Let’s take the Constitution back – from the deniers

Republicans repeat over and over that they want to take back the Constitution. That’s nonsense. Actually they are trying to destroy it. It’s important to understand where it comes from. After the Civil War, generations of Southern writers tried to win the peace after losing the War. They succeeded. There is no chance that you were not brought up familiar with elements of it.

In history, that’s called the Dunning thesis.[1] It refers to the claim that, after the Civil War, radical Republicans acted out of spite and revenge rather than out of deeply seated conviction. Historians discredited that thesis a century ago but it kept coming up in the textbooks as if no one bothered reading the historians who discredited it. In fact the Republican leadership who wrote the Fourteenth Amendment were totally committed to the ideal of equality. Thaddeus Stevens, a Republican leader in Congress, told the House he dreamed of the day when “no distinction would be tolerated in this purified republic but what arose from merit and conduct.” The Republican leadership knew and respected African-Americans and former slaves, employed them in responsible positions, welcomed them as friends and in some cases lived with them.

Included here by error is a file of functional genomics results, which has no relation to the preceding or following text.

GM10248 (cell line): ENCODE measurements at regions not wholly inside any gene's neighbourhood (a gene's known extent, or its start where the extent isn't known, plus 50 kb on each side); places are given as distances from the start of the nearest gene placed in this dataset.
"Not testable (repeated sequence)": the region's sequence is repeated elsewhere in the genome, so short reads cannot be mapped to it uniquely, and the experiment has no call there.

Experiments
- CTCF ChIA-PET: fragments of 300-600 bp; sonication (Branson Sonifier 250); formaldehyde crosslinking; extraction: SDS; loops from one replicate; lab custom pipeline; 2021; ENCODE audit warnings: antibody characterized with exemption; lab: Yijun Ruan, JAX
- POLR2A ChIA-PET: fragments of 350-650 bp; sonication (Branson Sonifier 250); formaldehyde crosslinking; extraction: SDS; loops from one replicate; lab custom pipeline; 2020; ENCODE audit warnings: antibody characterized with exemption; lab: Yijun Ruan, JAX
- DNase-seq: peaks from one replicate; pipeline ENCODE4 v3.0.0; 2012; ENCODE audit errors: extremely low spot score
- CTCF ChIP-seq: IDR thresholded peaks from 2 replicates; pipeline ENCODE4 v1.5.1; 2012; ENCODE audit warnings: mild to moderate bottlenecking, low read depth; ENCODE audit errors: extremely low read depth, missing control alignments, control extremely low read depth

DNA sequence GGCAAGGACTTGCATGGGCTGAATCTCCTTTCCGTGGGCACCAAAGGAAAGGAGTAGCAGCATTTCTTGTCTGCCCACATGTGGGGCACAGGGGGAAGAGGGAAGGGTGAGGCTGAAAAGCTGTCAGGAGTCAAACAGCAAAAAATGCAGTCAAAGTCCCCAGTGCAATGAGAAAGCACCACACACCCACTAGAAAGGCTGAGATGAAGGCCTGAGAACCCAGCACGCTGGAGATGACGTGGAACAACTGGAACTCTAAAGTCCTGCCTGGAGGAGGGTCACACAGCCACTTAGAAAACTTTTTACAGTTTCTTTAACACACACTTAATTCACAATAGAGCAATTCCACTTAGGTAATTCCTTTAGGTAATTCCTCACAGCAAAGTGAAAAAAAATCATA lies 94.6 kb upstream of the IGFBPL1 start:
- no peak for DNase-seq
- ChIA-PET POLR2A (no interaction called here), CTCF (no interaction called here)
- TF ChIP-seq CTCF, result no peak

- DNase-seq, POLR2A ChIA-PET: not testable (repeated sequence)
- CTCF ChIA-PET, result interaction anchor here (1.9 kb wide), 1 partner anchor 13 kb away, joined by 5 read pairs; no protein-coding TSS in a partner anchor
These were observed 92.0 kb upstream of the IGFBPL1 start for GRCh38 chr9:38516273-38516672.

I have to deal with the fallout in law all the time. From the beginning of our country, Southern slaveholders tried to convince Congress and the people that the Constitution had granted Congress little or no power over the states and the country.[2] The courts repeated that formula endlessly, citing the writings of various Founders to prove their point. They are cherry-picking the data. The Convention that wrote the Constitution was dominated by nationalists; the states-righters stayed home. They wrote a powerful document. In the debates over ratification, however, both sides confused the issue. Proponents of the Constitution tried to reassure the public by saying how little the Constitution would do. Opponents tried to scare the public by saying how much it would do.